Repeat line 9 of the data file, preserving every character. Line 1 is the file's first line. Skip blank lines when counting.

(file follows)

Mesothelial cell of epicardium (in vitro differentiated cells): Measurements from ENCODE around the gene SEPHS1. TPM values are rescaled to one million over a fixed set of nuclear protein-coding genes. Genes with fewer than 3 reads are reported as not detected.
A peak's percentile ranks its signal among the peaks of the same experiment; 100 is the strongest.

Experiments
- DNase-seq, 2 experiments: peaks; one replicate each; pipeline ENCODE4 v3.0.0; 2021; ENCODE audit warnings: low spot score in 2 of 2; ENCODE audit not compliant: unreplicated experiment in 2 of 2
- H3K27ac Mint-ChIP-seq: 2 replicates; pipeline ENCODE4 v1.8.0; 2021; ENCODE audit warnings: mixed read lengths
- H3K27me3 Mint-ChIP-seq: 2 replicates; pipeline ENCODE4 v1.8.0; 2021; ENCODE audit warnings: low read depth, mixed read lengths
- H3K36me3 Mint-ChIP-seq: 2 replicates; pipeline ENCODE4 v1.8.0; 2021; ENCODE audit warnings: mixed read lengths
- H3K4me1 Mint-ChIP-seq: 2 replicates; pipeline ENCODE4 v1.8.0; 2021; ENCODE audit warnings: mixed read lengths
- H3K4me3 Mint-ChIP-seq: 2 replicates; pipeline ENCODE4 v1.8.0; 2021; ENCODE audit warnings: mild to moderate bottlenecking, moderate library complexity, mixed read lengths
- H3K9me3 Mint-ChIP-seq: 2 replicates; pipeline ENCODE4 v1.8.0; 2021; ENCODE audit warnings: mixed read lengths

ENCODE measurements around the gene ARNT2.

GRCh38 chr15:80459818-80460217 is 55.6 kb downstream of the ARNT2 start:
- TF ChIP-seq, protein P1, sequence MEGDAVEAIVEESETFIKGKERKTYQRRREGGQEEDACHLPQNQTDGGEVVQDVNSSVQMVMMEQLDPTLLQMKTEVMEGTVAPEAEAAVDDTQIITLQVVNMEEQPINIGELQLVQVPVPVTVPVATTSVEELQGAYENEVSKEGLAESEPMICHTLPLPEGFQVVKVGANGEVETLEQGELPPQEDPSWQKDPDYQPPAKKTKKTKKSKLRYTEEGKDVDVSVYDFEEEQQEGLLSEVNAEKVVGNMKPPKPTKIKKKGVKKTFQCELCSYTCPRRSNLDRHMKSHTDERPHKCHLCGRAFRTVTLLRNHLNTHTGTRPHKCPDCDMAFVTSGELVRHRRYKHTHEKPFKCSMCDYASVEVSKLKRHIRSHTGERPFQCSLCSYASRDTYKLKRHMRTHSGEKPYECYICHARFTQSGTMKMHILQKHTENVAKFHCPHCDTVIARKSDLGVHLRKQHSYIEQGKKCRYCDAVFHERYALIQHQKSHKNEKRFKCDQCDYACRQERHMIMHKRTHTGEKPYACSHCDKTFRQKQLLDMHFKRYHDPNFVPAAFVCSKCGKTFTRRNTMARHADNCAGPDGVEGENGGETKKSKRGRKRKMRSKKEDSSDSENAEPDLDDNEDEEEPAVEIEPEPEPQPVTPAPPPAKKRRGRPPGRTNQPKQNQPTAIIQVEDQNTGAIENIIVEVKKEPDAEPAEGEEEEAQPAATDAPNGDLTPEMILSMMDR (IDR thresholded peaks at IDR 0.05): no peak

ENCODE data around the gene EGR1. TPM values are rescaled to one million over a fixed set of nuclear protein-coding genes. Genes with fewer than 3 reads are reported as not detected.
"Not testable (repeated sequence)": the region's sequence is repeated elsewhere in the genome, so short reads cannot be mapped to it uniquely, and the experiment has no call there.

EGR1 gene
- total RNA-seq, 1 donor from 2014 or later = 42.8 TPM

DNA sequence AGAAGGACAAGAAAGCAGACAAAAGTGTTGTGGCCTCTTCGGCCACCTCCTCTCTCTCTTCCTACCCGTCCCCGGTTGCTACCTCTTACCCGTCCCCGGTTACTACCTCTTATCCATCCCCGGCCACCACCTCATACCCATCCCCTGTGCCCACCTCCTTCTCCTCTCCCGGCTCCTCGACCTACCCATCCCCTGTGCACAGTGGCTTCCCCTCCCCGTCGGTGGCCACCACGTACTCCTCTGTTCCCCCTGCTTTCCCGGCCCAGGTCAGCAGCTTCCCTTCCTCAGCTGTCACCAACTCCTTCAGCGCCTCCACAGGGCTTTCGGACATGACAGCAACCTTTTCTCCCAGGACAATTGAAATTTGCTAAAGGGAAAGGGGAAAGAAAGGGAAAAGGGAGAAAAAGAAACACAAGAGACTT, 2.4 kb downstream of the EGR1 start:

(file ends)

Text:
- H3K4me3 Mint-ChIP-seq: 2 replicates; pipeline ENCODE4 v1.8.0; 2021; ENCODE audit warnings: mild to moderate bottlenecking, moderate library complexity, mixed read lengths